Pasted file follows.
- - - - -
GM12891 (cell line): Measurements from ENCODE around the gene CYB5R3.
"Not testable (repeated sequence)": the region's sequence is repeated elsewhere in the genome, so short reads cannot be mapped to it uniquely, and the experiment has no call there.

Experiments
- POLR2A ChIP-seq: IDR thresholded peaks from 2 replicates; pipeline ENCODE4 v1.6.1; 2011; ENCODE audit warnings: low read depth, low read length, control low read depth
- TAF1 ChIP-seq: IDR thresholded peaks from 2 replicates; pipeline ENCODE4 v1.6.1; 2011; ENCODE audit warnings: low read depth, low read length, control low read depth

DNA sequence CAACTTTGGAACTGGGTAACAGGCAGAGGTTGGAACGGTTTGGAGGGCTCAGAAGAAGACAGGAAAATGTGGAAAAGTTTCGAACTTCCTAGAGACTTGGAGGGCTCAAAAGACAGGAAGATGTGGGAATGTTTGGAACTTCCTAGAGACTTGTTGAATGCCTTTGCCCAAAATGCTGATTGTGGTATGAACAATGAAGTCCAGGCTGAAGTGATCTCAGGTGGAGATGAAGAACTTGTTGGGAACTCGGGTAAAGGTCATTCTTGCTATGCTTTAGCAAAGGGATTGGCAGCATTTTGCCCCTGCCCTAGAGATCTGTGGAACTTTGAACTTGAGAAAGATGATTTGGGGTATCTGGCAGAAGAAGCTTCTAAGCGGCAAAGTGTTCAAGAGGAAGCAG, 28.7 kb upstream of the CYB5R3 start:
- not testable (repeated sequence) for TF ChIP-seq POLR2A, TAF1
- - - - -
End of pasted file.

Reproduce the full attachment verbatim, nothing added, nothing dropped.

GM12891 (cell line): Measurements from ENCODE around the gene CYB5R3.
"Not testable (repeated sequence)": the region's sequence is repeated elsewhere in the genome, so short reads cannot be mapped to it uniquely, and the experiment has no call there.

Experiments
- POLR2A ChIP-seq: IDR thresholded peaks from 2 replicates; pipeline ENCODE4 v1.6.1; 2011; ENCODE audit warnings: low read depth, low read length, control low read depth
- TAF1 ChIP-seq: IDR thresholded peaks from 2 replicates; pipeline ENCODE4 v1.6.1; 2011; ENCODE audit warnings: low read depth, low read length, control low read depth

DNA sequence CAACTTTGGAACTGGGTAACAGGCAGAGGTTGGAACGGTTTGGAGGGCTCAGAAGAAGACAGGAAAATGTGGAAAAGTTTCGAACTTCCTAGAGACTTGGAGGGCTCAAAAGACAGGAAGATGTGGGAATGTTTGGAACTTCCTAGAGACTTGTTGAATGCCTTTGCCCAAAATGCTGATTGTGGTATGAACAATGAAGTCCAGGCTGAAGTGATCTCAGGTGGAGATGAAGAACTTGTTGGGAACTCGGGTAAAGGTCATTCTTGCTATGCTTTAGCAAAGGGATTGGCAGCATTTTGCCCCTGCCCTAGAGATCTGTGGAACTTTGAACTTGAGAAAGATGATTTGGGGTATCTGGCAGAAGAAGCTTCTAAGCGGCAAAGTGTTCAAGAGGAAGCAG, 28.7 kb upstream of the CYB5R3 start:
- not testable (repeated sequence) for TF ChIP-seq POLR2A, TAF1